JAPAN: Conservation organisation Pew Charitable Trust expresses its concern about the fact that despite exceeding its fishing limit for Pacific bluefin earlier this month, Japan's Fishing Authority has decided to raise the quota for fishermen in 14 prefectures.
As it was informed in Japan Times, the Fisheries Agency has given these prefectures an additional quota of 122.2 tons for small specimens of the species catches in total.
Total Pacific bluefin tuna juvenile capture -- fish weighing less than 30 kg -- exceeded the 4,007 tonnes at the end of last month, which had been set for the season finishing in June.
Now it has been clarified that in return for the boosted quota, these 14 prefectures -- Hokkaido, Aomori, Miyagi, Tokio, Niigata, Toyama, Ishikawa, Fukui, Kyoto, Hyogo, Tottori, Shimane, Saga and Nagasaki -- will see their catch limits lowered in the next season that starts in July.
“For Japan to raise the amount of fish that their fishermen can catch now, when the population is already depleted by more than 97 per cent, is extremely concerning and is in direct conflict with Japan’s international obligation to help the species recover,” warns Amanda Nickson, who directs Pew’s global tuna conservation campaign.
The campaigner stressed that as the number one fishing nation and consumer of the species, Japan should be taking a leadership role in conservation.
“This is a disappointing step backwards, and further shows that if countries continue to fail to act to protect the species, a two-year commercial fishing moratorium is immediately needed to end this destructive overfishing,” Nickson states.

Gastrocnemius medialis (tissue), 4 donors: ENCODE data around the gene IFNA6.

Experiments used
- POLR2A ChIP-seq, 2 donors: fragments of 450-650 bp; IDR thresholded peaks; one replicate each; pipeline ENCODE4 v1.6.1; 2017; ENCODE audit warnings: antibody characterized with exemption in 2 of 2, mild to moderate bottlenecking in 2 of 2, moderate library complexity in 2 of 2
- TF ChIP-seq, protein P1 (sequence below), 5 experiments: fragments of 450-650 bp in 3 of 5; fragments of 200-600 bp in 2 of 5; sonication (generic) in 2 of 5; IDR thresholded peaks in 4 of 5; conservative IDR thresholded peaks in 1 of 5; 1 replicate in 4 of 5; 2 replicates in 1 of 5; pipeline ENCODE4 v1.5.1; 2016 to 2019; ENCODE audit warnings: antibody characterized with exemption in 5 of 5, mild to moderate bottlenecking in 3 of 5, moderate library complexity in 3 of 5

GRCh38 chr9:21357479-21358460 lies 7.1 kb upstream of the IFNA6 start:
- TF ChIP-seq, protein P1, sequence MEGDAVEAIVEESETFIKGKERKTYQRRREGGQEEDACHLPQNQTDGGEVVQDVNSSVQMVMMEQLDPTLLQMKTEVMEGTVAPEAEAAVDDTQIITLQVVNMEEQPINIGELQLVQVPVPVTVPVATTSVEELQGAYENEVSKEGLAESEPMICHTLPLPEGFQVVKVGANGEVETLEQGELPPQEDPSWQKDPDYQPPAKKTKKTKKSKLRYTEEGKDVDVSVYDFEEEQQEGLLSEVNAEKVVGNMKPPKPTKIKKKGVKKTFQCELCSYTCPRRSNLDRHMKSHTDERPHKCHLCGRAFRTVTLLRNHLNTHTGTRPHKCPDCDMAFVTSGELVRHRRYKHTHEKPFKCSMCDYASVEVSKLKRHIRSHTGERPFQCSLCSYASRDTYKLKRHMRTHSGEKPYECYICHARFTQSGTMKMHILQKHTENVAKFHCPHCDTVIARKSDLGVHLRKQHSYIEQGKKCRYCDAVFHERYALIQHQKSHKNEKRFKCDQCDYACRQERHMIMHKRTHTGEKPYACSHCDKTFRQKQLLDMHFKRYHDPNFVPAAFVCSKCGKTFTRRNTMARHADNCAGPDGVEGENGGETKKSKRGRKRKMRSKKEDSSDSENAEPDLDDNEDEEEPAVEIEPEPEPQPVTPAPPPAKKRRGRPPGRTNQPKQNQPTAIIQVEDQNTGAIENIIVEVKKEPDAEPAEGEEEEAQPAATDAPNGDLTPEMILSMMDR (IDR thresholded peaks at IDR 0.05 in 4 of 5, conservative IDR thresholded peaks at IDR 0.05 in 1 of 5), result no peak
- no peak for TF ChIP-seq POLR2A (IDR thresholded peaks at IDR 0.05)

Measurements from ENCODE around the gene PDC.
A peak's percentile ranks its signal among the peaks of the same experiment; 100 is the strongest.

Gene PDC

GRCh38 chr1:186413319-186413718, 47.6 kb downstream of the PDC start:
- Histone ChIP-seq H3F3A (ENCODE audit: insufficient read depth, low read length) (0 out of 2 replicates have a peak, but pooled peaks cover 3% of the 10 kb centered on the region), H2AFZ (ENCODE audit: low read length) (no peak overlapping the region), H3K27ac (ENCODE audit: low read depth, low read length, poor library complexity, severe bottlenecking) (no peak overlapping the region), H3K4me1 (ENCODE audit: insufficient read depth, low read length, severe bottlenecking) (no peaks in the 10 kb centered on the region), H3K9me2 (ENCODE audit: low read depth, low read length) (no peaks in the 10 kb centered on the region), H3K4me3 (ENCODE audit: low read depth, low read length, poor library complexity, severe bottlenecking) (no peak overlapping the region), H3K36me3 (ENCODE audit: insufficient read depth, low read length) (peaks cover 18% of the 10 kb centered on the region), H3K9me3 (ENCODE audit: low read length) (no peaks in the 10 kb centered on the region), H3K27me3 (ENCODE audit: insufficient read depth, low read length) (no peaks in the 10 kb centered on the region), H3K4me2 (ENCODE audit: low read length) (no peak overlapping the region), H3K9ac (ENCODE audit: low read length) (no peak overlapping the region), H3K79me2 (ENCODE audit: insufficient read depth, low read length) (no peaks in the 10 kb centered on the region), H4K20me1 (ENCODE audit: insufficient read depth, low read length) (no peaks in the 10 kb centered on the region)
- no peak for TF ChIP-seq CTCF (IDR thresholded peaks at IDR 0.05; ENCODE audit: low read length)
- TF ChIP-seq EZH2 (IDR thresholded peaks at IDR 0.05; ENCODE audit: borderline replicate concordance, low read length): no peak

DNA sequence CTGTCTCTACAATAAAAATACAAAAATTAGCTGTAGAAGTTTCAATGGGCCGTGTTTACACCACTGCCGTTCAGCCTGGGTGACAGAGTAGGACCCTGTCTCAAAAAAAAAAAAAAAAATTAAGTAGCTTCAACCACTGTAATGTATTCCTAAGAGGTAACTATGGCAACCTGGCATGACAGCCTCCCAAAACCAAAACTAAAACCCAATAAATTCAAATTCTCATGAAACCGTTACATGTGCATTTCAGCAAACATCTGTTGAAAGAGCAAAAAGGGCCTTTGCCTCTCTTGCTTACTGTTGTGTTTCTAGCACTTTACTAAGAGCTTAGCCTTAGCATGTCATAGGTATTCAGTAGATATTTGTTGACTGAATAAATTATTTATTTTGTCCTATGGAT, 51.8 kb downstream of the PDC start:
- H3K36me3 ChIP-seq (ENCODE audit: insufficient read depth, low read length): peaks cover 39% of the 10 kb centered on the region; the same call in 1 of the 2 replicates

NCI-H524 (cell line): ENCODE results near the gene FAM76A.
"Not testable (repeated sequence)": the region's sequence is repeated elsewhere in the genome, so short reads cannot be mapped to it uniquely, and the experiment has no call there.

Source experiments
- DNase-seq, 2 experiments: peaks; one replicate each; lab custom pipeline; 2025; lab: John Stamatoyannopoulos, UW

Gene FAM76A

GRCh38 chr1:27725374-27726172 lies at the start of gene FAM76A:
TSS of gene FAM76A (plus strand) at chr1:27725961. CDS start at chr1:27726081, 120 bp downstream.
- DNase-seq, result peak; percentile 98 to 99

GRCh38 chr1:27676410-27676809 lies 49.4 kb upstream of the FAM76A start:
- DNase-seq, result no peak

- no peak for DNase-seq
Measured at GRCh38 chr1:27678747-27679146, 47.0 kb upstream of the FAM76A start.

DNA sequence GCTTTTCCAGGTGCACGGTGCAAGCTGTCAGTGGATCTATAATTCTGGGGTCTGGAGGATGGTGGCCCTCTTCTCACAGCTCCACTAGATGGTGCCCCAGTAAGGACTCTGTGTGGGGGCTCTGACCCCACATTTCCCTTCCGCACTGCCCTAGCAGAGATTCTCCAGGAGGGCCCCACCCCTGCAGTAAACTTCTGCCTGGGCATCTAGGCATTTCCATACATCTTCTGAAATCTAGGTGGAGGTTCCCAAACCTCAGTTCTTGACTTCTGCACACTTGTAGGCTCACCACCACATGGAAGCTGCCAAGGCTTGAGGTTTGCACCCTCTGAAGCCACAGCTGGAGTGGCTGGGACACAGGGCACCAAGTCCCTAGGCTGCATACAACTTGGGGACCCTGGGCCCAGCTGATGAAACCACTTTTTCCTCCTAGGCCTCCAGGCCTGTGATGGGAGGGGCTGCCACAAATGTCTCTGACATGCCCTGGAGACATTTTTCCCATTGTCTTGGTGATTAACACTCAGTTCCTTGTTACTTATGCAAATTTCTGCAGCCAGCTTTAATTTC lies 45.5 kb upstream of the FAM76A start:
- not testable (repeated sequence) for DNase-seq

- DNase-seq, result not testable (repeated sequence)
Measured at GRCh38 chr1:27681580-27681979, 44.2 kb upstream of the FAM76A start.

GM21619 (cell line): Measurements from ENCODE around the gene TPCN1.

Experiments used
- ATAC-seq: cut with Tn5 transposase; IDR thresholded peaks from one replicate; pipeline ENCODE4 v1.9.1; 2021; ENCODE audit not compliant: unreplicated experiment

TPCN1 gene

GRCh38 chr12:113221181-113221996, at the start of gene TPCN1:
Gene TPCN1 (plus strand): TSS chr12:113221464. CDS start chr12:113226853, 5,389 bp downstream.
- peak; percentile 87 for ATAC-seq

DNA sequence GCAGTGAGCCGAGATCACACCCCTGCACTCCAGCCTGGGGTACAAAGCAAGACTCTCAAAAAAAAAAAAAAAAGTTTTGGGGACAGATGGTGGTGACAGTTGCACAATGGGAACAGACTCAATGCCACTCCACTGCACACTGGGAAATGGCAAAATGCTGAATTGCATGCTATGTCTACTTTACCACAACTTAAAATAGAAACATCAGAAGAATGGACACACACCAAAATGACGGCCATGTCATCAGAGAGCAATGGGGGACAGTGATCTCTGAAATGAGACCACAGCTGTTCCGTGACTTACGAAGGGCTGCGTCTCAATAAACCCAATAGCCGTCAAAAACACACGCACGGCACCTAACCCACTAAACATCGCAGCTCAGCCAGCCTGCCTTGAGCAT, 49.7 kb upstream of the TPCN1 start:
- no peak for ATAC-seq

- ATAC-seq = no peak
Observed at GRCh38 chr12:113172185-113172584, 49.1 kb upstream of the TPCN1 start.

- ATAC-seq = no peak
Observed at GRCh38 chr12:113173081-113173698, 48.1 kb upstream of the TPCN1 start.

The NGO stressed that Japan must work at the international level on the conservation of this species, which is jointly managed by the Western and Central Pacific Fisheries Commission (WCPFC) and the Inter-American Tropical Tuna Commission (IATTC).
Pew points out that it is critical that at their joint meeting in August, they decide on precautionary, science-based management for Pacific bluefin.
These environmentalists warn that to date, there has been little progress and overfishing continues unabated. Therefore, they insist that if science-based, precautionary sufficient catch limits are not put in place to help rebuild the species, its commercial fishing activity should be cancelled for two years.
Source : FIS